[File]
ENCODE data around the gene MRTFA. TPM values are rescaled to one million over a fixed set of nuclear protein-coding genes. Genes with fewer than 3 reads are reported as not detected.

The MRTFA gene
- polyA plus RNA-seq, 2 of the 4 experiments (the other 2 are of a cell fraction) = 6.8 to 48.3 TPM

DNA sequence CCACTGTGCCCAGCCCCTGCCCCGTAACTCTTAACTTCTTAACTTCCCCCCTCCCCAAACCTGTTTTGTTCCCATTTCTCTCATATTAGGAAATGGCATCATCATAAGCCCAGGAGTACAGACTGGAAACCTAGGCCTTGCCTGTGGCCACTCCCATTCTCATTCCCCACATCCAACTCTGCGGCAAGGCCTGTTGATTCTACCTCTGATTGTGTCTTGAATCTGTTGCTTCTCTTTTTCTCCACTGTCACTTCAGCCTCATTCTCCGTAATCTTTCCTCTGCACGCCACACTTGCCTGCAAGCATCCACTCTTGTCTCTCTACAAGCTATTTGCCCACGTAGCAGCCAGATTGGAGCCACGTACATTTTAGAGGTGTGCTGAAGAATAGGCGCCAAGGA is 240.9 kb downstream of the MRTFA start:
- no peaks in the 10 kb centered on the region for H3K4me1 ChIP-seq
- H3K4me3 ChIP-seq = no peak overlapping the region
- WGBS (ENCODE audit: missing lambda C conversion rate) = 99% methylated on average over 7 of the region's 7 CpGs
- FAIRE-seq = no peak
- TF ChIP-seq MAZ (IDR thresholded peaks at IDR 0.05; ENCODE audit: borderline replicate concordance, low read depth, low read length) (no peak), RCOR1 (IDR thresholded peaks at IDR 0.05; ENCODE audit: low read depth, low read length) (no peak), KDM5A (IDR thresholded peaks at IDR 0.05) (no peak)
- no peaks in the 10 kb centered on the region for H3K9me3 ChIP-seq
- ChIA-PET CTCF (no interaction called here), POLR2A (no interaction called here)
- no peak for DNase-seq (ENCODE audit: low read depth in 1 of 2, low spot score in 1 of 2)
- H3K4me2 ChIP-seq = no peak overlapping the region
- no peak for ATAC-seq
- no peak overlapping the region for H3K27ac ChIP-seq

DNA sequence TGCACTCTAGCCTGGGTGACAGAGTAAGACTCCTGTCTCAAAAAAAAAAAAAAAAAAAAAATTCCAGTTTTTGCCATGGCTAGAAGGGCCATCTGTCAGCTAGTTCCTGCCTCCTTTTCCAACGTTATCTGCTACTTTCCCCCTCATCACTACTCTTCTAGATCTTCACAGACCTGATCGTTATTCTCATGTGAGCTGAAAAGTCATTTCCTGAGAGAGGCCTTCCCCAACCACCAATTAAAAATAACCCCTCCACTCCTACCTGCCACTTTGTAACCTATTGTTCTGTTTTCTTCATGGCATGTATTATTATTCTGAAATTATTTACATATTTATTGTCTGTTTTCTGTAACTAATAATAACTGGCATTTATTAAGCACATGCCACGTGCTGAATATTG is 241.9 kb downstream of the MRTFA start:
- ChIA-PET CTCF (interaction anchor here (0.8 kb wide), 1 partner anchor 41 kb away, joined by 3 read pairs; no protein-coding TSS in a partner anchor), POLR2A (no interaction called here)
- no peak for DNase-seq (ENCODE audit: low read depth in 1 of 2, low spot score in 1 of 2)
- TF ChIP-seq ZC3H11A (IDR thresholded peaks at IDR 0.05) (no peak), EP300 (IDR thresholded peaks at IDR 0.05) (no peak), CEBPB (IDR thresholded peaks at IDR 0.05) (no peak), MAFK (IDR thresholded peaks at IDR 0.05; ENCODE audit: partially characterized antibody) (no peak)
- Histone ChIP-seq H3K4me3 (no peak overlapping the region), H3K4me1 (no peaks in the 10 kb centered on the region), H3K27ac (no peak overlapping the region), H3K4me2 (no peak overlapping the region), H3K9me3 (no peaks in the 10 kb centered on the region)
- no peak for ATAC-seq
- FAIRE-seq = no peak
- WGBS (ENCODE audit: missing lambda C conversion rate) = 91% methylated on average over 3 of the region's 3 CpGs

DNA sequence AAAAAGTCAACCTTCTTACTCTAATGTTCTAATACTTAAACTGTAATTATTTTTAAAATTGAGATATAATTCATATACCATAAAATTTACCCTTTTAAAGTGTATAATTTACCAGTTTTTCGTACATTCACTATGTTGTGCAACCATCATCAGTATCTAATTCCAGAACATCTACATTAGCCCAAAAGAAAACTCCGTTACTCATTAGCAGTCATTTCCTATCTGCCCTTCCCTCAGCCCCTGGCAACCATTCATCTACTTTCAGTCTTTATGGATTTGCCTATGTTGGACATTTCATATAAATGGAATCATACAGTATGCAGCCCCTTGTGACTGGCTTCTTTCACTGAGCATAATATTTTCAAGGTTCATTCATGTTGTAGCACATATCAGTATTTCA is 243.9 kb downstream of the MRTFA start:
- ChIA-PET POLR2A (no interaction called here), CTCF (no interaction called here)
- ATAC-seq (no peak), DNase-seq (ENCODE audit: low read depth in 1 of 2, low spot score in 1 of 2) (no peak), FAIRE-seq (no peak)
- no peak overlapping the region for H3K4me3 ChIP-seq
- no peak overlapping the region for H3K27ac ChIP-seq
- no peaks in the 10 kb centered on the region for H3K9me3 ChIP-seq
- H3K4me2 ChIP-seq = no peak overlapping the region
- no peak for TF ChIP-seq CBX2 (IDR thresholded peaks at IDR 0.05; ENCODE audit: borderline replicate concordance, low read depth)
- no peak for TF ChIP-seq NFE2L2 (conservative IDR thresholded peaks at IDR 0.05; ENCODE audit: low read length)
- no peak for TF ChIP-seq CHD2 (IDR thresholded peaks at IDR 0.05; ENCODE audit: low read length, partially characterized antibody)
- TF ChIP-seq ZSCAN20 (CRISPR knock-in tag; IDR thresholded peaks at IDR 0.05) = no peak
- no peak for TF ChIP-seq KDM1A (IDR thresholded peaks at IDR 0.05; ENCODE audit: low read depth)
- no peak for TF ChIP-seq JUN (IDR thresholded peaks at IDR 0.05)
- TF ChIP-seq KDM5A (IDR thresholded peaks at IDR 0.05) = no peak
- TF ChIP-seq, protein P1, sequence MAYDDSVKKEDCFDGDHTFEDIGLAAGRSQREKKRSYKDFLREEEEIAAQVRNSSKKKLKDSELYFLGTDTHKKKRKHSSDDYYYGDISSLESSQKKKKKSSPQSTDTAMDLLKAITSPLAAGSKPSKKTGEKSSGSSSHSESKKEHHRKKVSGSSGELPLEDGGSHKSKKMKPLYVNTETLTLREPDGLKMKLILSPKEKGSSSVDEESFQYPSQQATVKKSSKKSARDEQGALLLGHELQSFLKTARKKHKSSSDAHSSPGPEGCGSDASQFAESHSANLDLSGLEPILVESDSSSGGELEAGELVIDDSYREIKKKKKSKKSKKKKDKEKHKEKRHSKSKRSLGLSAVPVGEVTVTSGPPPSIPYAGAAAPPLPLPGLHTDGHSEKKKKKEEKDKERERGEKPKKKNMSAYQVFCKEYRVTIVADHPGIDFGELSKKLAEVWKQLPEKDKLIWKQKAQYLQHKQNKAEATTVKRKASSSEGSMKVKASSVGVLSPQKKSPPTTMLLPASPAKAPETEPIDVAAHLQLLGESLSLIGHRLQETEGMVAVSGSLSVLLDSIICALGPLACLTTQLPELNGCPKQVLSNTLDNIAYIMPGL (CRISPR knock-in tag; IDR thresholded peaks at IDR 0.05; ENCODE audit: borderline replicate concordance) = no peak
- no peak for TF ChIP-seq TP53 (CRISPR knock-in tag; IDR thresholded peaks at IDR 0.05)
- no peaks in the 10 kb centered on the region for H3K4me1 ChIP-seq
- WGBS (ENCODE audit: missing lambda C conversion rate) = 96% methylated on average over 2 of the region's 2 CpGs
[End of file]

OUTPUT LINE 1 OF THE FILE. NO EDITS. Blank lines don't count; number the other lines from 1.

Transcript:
ENCODE data around the gene MRTFA. TPM values are rescaled to one million over a fixed set of nuclear protein-coding genes. Genes with fewer than 3 reads are reported as not detected.